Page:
The market is dominated by private enterprise, with public cord blood banks making up only one third of the total global market. Private banks offer a high level of assurance and security, give complete ownership rights to the parents, and are more flexible in the collection of cord blood – all of which is likely to keep private blood banks as the most popular choice for stem cell storage in the future.

Cord blood bank innovations

As the market continues to grow, cord blood stem cell research now focuses not only on investigating new treatment possibilities but also on the methods of stem cell collection and storage to keep them at their most viable.

Once the cord blood has been collected, it has to be processed to prepare it for storage. The blood contains three components: plasma, red blood cells and the important buffy coat layer, which contains the stem cells. Processing the cord blood involves removing the plasma, which doesn’t contain any stem cells, and also the red blood cells, which aren’t needed in stem cell therapy and can actually create harmful side effects. The red blood cells can burst during freezing and storing at low temperatures (known as cryopreservation), releasing potentially toxic iron from the haemoglobin in the red blood cells.

Stem cell processing is very important as it can affect the number and type of stem cells that are available, the size of the sample and the number of times it can be used.

Stem cell processing is very important as it can affect the number and type of stem cells that are available, the size of the sample and the number of times it can be used.

These are some of the most significant developments in this area:

Automated processing systems: The processing method has a major impact on the quality of the stem cell sample collected. Automated processing systems are proving very effective at red blood cell and plasma depletion and are constantly being updated and revised to bring many benefits such as processing efficiency, speed of delivery and cost savings. The major players in these automated processors include systems such as AutoXpress (AXP), Biosafe (who developed the SEPAX system) and Macopharma which produced the Macopress Smart.

More efficient storage: As cord blood processing becomes more efficient, the stem cell yield for transplant grows and with it comes a growing need for storage. Removing the plasma and red blood cells helps to reduce the volume of the final sample and, therefore, reduces the storage requirement by as much as 75% of the original blood volume. This means that more concentrated samples can be stored, taking up less space. This will have important consequences as the technology develops and the demand for cord blood storage booms.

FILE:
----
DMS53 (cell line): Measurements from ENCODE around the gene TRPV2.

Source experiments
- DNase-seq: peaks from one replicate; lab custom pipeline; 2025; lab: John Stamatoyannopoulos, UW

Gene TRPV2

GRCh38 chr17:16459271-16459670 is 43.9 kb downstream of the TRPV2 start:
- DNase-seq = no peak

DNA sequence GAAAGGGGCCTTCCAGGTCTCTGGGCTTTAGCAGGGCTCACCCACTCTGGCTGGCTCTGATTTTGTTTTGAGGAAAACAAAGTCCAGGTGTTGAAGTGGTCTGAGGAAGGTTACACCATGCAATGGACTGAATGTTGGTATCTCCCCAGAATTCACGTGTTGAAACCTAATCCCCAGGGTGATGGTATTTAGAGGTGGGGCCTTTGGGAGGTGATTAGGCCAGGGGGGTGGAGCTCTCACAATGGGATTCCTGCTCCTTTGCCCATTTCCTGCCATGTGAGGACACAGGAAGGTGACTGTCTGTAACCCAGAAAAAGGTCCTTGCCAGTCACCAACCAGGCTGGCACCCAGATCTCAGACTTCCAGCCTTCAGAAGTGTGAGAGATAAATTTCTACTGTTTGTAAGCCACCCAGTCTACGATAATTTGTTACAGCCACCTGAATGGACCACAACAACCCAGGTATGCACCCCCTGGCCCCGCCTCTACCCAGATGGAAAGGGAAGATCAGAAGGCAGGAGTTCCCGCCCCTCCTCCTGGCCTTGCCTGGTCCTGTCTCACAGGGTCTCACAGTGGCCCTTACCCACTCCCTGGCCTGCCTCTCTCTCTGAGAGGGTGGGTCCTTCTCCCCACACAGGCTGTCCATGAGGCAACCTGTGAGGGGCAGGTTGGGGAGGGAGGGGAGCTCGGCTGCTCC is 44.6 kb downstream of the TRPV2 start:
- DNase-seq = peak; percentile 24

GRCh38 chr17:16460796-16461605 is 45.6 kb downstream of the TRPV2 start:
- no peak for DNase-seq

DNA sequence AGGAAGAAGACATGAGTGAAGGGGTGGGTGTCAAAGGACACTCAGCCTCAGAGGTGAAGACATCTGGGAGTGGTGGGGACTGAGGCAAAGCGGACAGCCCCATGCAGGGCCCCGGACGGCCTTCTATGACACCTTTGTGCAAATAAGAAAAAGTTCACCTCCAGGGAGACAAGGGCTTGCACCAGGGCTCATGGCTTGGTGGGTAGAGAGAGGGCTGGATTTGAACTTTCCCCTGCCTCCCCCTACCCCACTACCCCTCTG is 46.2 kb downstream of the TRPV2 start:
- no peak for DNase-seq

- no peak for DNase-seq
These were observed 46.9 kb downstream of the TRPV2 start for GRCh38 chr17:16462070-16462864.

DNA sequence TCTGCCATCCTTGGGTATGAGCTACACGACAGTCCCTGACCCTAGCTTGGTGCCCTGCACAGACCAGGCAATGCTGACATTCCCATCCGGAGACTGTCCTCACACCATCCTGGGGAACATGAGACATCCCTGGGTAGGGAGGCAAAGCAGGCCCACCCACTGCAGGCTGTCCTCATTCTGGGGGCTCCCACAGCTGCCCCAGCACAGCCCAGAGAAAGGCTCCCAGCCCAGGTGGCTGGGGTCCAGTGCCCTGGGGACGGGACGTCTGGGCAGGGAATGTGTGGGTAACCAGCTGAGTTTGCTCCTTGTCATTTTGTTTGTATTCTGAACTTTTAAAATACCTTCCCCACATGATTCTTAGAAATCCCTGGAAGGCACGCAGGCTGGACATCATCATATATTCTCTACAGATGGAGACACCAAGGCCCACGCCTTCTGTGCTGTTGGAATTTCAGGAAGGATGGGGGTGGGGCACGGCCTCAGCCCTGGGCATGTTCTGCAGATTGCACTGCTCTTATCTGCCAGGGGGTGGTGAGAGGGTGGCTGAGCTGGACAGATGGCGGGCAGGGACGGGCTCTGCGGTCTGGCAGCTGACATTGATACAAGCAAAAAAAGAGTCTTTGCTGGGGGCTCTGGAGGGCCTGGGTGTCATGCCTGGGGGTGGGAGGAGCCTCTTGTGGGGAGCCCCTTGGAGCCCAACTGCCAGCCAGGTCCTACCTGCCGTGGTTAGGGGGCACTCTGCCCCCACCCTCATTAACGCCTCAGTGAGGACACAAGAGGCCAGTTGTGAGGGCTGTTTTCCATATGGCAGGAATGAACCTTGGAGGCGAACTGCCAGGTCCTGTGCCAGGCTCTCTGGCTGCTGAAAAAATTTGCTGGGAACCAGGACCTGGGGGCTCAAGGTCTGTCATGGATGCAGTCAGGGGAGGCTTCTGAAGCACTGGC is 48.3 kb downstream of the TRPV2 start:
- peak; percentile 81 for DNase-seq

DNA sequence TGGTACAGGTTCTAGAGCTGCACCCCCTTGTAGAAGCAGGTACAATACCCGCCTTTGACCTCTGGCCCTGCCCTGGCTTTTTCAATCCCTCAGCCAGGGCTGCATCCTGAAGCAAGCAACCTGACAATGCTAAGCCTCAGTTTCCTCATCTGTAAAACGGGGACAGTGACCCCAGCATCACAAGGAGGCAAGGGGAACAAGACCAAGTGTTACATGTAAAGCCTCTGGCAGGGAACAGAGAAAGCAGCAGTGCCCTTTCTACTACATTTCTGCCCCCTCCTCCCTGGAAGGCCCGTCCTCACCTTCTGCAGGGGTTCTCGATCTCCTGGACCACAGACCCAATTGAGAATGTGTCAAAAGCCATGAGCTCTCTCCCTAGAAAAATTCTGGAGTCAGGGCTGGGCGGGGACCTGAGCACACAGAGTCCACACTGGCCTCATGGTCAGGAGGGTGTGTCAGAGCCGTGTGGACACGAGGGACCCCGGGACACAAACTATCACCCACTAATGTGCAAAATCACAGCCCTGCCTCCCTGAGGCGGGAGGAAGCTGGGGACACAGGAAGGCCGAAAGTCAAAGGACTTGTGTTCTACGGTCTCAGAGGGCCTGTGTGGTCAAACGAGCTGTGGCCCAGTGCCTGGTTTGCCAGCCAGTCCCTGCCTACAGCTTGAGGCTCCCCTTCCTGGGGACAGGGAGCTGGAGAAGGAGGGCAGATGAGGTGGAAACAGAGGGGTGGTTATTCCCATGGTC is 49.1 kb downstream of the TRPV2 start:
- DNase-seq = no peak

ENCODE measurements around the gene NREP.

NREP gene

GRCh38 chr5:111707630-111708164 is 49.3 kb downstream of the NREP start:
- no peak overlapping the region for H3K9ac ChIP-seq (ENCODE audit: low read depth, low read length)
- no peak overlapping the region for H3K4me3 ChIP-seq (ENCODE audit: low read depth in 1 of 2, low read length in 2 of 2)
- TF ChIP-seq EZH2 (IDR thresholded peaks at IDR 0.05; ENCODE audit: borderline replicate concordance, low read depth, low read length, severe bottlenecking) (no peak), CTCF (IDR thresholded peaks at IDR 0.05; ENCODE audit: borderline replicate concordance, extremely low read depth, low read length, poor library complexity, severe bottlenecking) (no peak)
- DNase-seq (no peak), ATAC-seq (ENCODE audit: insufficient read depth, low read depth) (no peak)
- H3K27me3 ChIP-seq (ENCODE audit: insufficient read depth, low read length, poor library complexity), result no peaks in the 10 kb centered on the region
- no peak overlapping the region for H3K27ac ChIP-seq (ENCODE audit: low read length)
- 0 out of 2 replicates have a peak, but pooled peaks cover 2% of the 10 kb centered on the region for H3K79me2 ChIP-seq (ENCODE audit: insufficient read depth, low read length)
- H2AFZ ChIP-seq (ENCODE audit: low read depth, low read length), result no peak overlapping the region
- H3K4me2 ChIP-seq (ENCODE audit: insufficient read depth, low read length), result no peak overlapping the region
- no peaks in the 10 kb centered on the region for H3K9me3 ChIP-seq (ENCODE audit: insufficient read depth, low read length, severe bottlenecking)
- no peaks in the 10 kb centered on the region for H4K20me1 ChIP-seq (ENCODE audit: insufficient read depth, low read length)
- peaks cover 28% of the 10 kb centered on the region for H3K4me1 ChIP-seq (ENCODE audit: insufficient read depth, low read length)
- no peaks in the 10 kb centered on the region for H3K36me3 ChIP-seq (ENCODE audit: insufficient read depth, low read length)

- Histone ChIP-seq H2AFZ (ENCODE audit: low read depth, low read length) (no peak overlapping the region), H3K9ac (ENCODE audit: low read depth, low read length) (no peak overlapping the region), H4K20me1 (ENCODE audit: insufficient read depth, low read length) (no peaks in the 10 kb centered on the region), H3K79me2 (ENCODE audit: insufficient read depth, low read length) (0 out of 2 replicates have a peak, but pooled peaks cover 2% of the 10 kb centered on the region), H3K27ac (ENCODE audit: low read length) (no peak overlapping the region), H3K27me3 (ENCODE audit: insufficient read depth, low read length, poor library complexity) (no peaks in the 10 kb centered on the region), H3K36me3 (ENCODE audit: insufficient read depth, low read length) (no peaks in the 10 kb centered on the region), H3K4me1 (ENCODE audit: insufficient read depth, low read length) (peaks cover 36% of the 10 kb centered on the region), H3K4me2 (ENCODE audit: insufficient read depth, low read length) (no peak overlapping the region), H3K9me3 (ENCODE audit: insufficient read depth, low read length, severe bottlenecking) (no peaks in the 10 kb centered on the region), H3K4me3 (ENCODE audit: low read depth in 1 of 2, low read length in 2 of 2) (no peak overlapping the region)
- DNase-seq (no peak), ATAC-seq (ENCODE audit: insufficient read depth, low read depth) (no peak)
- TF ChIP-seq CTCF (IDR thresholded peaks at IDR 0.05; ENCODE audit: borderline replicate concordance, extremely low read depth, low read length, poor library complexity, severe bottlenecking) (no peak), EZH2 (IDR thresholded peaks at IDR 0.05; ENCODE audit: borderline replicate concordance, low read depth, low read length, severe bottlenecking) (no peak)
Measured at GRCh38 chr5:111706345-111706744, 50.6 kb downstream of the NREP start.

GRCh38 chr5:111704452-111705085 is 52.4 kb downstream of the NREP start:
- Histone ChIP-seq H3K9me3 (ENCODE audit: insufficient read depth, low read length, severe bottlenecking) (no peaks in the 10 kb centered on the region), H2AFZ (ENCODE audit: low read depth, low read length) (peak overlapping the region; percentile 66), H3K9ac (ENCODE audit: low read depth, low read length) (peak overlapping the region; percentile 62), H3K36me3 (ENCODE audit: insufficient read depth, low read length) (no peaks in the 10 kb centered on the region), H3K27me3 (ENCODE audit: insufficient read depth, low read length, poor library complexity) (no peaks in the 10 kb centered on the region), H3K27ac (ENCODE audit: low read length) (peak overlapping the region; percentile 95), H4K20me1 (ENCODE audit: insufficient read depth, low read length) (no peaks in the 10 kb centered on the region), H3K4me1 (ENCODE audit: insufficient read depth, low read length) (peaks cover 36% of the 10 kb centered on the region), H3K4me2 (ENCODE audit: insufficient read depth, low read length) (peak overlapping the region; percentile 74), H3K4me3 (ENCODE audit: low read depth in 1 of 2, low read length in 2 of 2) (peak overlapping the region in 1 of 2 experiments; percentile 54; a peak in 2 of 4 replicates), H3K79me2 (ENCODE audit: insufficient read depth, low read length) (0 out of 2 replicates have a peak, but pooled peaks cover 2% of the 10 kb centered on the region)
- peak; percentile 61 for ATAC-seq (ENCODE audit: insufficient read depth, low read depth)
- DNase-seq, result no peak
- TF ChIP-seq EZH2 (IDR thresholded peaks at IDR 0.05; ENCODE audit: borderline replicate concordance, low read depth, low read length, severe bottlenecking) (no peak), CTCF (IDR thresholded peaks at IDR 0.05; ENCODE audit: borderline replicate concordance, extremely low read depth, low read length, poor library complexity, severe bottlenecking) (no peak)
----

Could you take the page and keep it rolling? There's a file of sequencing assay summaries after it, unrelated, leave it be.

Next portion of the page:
Greater investment: There are currently over 5,000 registered clinical trials investigating the application of stem cell treatments for hundreds of different conditions, many of which, up until this point, have been incurable. Such substantial clinical backing is attracting a growing number of serious investors into the cord blood banking marketplace. In June 2014 a USD 15m grant was awarded to a team at Duke University in the US to investigate the application of cord blood stem cell treatments for illness such as stroke, autism and other brain disorders. This money is the first instalment in the funding of a five-year project costing USD 41m. This sort of investment is crucial to fund the groundbreaking research that will, in the long term, enable a wider number of treatments to be made available to a greater number of people.

What may lie ahead

As innovative research continues to unveil new applications for stem cell therapy and the technologies for collecting and storing cord blood stem cells advance, all backed by major investment, it becomes increasingly clear that this therapy will play an integral part in medical treatment in the years ahead.

By the time your children are in the position you’re in now, considering their own children’s future, the practice of collecting and storing umbilical cord blood from newborns in order to safeguard their future wellbeing will be familiar and mainstream.

About the author: Shamshad Ahmed, CEO and Founder of Smart Cells International.
Shamshad Ahmed is CEO and Founder of Smart Cells International Ltd. Opening in 2000, Smart Cells became the UK’s first private cord blood company – its goal to give parents more access to potentially life-saving treatment for their families. It is one of the UK’s largest private banks, operating across the globe and storing over 50,000 cord blood samples from people in over 70 countries. Shamshad started his career in finance and foreign exchange at Citibank before moving over to the world of clinical trials. He holds a BA from Nottingham Trent University, and he has been a member of the Young President’s Organization since 2008 – having served on the board for a number of those years.